And this from Simon Ferrier-May who wanted to go sans Os, and is very young, when others reported “the best summit day fo their life”

Here is just some of what we had to battle along the way:

• 45km/h winds on summit day. Enough to literally blow you off your feet, producing a wind chill of -35C.
• Pemba and I only had 5 bottles of oxygen to share between us on our summit push (you usually need 5 each), and two of the bottles were found on the south col from a 2018 expedition and kept aside for us.
• My first sherpa got pneumonia and got heli evacuated at the end of April.
• My second sherpa got Covid and got heli evacuated in mid-May.
• I climbed between base camp and camp 2, alone, four times when my sherpa were sick.
• I fell down a small crevasse in the Khumbu icefall, alone, and climbed myself back out, getting away with only some scrapes and bruises.
• I got covid (then climbed from base camp to camp 2, 6500m / 21300ft… one of the more difficult days of my life!).
• We had the worst weather on Everest since 2005. We didn’t have a real weather window. We just made do with the only possible chance.
• And on the descent we got completely lost in the Khumbu icefall.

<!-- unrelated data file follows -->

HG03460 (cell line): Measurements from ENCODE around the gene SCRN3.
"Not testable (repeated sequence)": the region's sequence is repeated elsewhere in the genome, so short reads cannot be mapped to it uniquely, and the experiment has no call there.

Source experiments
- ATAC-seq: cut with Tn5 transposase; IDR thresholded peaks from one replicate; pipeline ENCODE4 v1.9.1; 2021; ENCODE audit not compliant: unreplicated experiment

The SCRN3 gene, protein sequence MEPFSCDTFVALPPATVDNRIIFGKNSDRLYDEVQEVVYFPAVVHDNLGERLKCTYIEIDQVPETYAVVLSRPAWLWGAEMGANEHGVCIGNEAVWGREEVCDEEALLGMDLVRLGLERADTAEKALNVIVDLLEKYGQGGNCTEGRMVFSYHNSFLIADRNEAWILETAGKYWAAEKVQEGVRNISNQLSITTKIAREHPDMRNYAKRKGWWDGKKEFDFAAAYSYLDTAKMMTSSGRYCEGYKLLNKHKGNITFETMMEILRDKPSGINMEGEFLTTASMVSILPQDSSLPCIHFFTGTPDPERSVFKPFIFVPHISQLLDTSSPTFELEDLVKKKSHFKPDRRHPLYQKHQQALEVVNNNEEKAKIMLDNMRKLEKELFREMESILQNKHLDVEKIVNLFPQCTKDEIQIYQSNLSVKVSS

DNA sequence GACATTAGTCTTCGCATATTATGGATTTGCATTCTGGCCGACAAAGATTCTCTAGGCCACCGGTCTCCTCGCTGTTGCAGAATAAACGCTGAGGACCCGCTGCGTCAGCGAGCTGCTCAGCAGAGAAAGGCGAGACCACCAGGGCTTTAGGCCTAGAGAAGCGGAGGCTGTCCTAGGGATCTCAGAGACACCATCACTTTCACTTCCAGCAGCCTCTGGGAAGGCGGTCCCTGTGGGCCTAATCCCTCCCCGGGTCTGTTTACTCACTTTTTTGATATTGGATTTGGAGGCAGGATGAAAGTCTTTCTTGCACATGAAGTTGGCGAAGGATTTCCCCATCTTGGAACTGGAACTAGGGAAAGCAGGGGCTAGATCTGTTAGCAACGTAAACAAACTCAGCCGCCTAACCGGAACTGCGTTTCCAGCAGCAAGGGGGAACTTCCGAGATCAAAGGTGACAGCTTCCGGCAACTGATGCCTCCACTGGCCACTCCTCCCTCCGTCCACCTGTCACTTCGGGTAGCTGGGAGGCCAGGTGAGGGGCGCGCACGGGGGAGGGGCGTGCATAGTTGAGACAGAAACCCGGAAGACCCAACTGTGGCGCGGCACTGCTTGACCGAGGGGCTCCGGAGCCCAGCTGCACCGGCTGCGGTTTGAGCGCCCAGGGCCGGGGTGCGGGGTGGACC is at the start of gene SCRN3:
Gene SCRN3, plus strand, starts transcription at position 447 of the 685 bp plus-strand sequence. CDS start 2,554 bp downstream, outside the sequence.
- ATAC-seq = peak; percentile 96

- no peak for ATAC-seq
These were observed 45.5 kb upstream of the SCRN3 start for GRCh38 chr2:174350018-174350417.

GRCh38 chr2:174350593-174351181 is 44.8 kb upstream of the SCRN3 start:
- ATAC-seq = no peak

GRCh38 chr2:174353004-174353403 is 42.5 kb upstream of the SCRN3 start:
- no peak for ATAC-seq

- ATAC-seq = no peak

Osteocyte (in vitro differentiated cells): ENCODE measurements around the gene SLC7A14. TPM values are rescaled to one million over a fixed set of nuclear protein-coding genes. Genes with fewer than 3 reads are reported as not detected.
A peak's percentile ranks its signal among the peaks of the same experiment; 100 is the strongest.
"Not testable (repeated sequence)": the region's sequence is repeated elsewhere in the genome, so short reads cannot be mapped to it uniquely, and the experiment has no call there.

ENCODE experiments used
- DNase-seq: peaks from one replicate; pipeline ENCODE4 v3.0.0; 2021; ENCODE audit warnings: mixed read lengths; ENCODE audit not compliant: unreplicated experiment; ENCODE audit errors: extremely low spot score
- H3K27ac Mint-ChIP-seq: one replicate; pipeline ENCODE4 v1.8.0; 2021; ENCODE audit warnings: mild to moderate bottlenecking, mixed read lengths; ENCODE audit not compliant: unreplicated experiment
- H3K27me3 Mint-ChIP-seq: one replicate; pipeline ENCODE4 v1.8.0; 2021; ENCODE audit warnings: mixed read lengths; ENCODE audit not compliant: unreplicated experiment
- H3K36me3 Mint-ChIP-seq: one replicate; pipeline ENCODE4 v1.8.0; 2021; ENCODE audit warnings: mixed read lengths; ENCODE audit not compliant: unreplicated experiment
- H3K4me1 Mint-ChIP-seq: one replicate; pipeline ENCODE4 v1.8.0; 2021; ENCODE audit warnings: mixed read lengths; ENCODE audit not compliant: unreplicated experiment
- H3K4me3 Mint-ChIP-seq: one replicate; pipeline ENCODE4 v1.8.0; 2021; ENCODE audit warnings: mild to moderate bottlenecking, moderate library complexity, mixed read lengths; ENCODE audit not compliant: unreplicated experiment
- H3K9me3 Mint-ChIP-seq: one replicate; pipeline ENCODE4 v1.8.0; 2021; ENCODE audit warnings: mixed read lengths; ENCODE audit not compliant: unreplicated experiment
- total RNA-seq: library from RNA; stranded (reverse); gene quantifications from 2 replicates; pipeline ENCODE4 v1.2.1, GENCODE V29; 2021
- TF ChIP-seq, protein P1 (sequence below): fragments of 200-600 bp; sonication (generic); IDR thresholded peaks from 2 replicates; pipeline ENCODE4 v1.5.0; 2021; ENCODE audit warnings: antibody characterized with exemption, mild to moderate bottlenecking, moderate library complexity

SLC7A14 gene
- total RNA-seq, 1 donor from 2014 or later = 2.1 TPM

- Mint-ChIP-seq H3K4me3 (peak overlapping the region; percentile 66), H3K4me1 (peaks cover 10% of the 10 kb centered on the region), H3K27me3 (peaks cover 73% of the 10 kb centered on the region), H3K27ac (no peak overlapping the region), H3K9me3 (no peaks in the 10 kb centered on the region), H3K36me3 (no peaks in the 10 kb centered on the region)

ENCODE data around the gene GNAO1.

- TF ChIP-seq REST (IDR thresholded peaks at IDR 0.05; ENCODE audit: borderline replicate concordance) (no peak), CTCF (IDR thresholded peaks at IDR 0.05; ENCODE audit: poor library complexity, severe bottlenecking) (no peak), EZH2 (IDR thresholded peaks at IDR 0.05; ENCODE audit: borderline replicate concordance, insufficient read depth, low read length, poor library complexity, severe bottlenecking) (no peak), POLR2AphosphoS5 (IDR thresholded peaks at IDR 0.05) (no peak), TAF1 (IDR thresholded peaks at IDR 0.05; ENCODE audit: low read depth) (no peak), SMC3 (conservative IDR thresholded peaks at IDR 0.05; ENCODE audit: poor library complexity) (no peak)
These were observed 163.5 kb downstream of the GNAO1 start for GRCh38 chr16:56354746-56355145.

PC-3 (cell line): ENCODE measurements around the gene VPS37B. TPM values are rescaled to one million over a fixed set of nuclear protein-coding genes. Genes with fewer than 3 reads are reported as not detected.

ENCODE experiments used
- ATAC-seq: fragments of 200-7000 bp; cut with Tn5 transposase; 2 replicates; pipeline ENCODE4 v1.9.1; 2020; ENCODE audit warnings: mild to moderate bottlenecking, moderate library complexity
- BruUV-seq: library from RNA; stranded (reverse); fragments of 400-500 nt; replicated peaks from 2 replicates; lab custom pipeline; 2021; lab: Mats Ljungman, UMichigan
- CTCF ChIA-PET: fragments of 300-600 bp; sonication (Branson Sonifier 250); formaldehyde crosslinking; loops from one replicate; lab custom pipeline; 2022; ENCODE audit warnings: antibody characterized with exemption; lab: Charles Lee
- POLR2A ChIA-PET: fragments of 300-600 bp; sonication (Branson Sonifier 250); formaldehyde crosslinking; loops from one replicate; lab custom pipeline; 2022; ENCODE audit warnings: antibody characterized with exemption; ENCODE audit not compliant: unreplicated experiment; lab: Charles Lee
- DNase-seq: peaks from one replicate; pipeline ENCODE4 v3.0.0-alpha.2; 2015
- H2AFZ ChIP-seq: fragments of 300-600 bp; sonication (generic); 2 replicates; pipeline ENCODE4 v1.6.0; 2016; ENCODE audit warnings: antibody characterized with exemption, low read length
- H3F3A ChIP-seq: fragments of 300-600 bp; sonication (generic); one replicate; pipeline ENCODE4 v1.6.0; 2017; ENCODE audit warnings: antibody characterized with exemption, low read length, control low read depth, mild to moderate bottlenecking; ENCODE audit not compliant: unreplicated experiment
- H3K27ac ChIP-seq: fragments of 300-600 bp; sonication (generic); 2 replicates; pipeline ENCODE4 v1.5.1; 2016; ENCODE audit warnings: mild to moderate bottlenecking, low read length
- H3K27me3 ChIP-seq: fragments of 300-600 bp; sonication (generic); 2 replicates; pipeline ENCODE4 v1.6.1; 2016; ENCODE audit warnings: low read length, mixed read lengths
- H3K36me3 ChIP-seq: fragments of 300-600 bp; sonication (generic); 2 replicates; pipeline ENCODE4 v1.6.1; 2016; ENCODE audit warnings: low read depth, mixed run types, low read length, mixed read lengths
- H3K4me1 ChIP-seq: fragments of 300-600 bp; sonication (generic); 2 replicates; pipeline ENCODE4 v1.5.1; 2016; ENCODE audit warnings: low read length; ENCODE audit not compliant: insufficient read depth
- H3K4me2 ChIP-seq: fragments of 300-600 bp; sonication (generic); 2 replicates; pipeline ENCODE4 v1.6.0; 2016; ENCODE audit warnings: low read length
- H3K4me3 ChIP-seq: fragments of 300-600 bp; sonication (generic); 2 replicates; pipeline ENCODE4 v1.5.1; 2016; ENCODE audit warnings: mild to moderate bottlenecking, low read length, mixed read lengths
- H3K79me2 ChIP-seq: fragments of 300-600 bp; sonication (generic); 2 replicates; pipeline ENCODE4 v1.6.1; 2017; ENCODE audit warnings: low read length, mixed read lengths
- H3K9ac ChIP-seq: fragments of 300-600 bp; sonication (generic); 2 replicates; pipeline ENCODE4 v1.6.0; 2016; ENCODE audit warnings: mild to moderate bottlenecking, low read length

We left camp 4 for our summit bid at 21:30 on 22nd May. We then went 24 hours(!) from camp 4 to the top of the world and down to camp 2… an ascent of 940m, and a descent of 2300m!! That was all after only 3 hours’ rest at camp 4…. which was after climbing 9 hours from camp 3 to 4 (7100m – 7910m) without oxygen.

In total, a 36 hour push!

My ascent from camp 4 was with oxygen (I used 3 bottles from 7920m). A no-oxygen attempt was over for me when my second sherpa got sick at camp 2, right before our planned rotation to camps 3 and 4 – the most important thing for a no-ox attempt.

After I got covid, any version of success seemed unachievable… so I’m very happy to have got the summit.

Of our expedition (the company I had a permit with), there were 10 members and I think 14 sherpa…. Only Pemba and I made the summit. All others either got sick or turned around.

Everest, for me, is done. I’m never coming back. But I stood on top of the world, and no one will ever be able to take that away from me.

I fully anticipate multiple versions of the truth from this season, so pick the version you want to believe is my best advice, or ask more questions, and more questions if you want to spend your money in Nepal.

See who summited and the latest status on the location table.

Why this coverage?

I like to use my coverage to remind my readers that I’m just one person who loves climbing. With 37 serious climbing expeditions including four Everest trips under my belt and a summit in 2011, I use my site to share those experiences, demystify Everest each year and bring awareness to Alzheimer’s Disease. My mom, Ida Arnette, died from this disease in 2009 as have four of my aunts. It was a heartbreaking experience that I never want anyone to go through thus my ask for donations to non-profits where 100% goes to them, and nothing ever to me.
donate to Alzheimers

Ida Arnette 1926-2009

Climb On!
Memories are Everything

The Podcast on alanarnette.com